Fitsimon and Brogan: We don’t think that politics and music mix that well. There are exceptions, like Elvis Costello’s, ‘Shipbuilding’, which was a critique of the Faulklands War between Argentina and the UK. But, we tend to believe that it can sometimes be a little bit painful and excruciating to hear somebody living in an ivory tower talking about something with which they have no comprehension.

  1. Tell us which of you does what, in Fitzsimon and Brogan, and who has the final say? 

Fitsimon and Brogan: Bee does all the vocals, keyboards and engineering. Neil writes the material, plays all guitars and bass. We both produce the tracks, and everything is a joint decision. And of course, Pat Collier, mixes all of our tracks. That is an art in itself.

  1. Which aspect of being an independent artist and the music making process excites you most and which aspect discourages you most?

Fitsimon and Brogan: We are independent but we are signed to recording and publishing deals with established companies. Indie labels tend to give you more time to develop as act. Creativity is what excites us. To think, a song that never existed before, has been created by ourselves is a brilliant feeling. With regard to discouragement, we think it’s very sad now that A&R people will only listen to what is essentially a master track version so that their job has been done for them. We think the idea of a rough demo, i.e. voice and guitar, is sadly now a thing of the past.

  1. If you had the opportunity to change one thing about how the music business works right now, what would that be?

Fitsimon and Brogan: Stop encouraging people to think that the only way to make it is through some puerile TV talent show that produces fodder to be picked up and dropped within a very short time.

  1. If someone has never heard your music, which keywords would you personally use to describe your overall sound and style?

Fitsimon and Brogan: Original, melodic and hopefully, exciting.


  1. Do you consider Internet and all the social media websites as fundamental in building a career in music today, and what is your personal relationship with the new technology at hand?

Fitsimon and Brogan: Yeah, we’ve come to accept that it is now essential. We have our own website, – we are on every download portal, Facebook, Twitter, YouTube etc. It must be said that a social media profile is vital.

  1. What is the best piece of advice regarding the music business that you actually followed so far, and what is the advice you didn’t follow, but now know for sure that you should have?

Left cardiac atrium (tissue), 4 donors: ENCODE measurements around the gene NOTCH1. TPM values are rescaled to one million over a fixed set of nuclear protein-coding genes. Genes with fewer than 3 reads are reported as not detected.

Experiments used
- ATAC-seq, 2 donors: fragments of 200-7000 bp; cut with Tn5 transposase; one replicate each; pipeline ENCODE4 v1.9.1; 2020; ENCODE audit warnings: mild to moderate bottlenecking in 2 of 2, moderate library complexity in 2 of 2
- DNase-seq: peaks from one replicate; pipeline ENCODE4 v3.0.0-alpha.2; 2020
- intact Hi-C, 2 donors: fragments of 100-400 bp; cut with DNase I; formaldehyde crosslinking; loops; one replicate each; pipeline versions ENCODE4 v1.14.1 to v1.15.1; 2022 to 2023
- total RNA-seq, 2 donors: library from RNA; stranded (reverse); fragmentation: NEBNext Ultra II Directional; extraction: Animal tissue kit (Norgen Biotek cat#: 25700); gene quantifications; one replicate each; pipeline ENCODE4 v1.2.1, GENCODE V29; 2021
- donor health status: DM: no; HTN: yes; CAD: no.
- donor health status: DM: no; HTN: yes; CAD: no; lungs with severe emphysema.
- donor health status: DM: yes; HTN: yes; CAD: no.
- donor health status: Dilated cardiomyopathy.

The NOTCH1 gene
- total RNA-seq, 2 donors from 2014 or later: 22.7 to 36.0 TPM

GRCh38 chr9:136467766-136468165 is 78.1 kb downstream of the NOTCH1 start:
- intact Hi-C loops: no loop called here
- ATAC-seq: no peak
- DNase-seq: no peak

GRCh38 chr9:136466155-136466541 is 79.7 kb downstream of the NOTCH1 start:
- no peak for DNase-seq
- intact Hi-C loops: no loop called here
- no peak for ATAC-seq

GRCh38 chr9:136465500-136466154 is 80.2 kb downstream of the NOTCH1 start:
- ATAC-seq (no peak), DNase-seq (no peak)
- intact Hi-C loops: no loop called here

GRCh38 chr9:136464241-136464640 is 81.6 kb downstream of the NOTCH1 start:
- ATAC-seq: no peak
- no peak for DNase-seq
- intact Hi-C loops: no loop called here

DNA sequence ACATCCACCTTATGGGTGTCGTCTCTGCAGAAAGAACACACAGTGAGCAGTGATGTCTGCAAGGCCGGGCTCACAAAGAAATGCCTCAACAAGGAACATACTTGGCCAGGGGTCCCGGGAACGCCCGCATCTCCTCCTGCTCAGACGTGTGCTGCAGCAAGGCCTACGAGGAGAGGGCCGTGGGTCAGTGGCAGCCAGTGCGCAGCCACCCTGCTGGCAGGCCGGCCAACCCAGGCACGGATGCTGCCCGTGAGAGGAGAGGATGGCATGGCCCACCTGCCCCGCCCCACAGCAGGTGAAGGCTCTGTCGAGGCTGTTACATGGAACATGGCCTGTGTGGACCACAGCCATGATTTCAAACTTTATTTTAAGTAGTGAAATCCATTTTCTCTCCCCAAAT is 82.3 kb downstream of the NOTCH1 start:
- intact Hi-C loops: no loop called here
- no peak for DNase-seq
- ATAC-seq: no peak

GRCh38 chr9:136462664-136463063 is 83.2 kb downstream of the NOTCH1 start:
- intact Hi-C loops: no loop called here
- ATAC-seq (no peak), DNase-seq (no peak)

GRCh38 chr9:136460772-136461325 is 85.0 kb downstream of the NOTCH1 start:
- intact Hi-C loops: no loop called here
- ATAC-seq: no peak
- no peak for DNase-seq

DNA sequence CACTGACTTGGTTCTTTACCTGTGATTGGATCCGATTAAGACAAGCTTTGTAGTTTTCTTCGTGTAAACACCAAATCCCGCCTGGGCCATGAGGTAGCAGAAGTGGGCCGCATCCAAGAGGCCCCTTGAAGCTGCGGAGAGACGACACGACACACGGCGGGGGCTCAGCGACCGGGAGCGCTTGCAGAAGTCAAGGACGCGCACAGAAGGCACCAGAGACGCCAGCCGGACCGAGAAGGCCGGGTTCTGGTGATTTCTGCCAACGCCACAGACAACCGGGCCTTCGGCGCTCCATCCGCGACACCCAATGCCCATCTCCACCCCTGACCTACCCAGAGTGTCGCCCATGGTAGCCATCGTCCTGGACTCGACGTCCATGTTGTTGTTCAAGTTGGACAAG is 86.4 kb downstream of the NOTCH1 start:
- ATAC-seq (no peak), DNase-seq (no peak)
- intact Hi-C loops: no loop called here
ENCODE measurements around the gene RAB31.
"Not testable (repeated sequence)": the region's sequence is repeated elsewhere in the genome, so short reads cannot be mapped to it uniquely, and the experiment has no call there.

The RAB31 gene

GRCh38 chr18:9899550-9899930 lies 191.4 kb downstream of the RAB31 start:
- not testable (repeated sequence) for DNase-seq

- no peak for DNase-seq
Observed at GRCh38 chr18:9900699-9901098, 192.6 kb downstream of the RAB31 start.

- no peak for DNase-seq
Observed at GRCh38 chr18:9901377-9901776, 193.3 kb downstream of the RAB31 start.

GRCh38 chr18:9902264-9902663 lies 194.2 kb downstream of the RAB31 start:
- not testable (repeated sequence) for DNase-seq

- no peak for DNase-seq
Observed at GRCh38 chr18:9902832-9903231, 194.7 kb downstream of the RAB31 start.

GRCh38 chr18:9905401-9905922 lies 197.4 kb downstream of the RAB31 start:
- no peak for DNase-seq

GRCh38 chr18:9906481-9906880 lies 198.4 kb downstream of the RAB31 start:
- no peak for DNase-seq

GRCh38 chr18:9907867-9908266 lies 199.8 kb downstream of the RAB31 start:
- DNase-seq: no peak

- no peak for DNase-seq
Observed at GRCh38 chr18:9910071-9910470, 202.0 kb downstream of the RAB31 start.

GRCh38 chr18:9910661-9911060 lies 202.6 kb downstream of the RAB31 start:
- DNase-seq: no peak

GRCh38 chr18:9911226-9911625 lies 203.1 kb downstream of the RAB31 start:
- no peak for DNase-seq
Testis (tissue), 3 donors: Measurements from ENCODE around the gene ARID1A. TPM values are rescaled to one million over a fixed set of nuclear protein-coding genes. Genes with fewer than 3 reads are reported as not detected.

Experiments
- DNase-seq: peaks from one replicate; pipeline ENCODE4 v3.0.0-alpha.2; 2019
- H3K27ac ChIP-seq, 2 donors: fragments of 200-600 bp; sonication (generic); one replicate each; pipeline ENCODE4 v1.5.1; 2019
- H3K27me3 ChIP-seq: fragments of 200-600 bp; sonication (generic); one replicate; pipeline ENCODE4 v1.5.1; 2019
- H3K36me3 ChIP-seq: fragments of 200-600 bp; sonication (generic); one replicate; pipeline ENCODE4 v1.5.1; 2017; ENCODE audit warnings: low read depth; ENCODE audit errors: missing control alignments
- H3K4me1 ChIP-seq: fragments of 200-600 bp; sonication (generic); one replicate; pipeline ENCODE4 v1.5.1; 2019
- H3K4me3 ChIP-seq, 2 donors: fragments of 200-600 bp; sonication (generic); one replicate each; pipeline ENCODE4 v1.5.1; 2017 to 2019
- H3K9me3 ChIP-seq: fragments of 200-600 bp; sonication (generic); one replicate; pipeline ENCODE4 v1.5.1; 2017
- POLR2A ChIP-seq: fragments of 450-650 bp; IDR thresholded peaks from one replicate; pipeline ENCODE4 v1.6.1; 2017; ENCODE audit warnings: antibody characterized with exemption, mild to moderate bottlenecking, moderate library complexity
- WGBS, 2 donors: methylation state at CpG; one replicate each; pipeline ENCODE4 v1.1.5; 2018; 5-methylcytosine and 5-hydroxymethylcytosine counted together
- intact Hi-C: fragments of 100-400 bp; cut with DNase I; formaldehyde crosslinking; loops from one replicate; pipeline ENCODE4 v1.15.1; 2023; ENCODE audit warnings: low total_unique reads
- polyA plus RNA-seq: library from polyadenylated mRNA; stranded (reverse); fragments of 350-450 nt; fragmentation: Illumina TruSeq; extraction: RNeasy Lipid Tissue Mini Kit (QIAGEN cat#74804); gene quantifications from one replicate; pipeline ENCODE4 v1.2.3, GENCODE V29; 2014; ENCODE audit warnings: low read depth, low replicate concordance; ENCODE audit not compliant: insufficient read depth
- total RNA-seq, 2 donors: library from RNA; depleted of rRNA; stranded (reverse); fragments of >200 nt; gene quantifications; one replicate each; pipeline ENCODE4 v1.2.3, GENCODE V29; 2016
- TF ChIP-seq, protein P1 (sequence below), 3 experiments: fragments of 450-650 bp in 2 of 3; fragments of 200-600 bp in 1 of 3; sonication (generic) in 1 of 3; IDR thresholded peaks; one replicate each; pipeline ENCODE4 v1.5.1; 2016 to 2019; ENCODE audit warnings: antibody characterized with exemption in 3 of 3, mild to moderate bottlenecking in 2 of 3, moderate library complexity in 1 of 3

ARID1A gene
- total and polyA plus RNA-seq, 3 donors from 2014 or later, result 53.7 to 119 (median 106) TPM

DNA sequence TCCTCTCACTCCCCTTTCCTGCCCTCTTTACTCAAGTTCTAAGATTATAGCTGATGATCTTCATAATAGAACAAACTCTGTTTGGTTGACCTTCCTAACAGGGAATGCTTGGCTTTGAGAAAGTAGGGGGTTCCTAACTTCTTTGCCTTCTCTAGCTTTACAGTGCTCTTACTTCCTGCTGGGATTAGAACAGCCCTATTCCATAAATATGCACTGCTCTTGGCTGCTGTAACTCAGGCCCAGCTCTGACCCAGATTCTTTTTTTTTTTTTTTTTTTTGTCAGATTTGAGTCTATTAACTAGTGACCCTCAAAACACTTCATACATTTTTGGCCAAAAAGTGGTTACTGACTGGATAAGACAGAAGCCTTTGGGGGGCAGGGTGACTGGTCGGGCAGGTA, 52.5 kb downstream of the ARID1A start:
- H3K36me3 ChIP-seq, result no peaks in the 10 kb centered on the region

Fitsimon and Brogan: For one thing, you’ve got to believe in yourself totally. This is a business full of rejection. If you can’t stomach that, then it’s not for you. The advice we followed was to never give up. If something is rejected, then pick yourself up and try again. The advice we didn’t follow is that when we were first signed, we were talked into the record company forming a band around us, when we were primarily a studio act. We should have stuck to our guns as the live environment, although enjoyable at the time, was not what we wanted.

  1. What is your relationship with visual media? Do you think videos are important for your music? Do you have a video you would recommend fans checkout so they can get in to what you’re doing?

Fitsimon and Brogan: We’re not great fans of videos to be honest. Most of them are pretty dire. They’re either too literal or just skimpily-clad girls cavorting around to a moronic back-beat. You’ve seen one, you’ve seen the lot. We storyboarded the video to our track, ‘The Cutest and the Cruelest’, which can be found on YouTube – and the record company employed actors to play the parts. You can also find lyric videos to our recent singles, ‘Big Blue World’, and ‘Girl in a Gilded Cage’.

  1. Apparently you’re predominantly a studio band. What is it about performing live that doesn’t suit your circumstances or attract you at all?

Fitsimon and Brogan: We have found that it’s very difficult to reproduce our sound live and that is a compromise that we are not happy with, when we have to in essence, simpler versions of the songs.

  1. Do you have specific milestones set on the agenda for 2019?

Fitsimon and Brogan: Yes, we’ve had a few placements in TV and film, but that is a market that we would love to break into. Like most musicians these days, a song placed in a hit film a hit TV series or an advert, is the Holy Grail.


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Rick Jamm

Journalist, publicist and indie music producer with a fervent passion for electric guitars and mixing desks !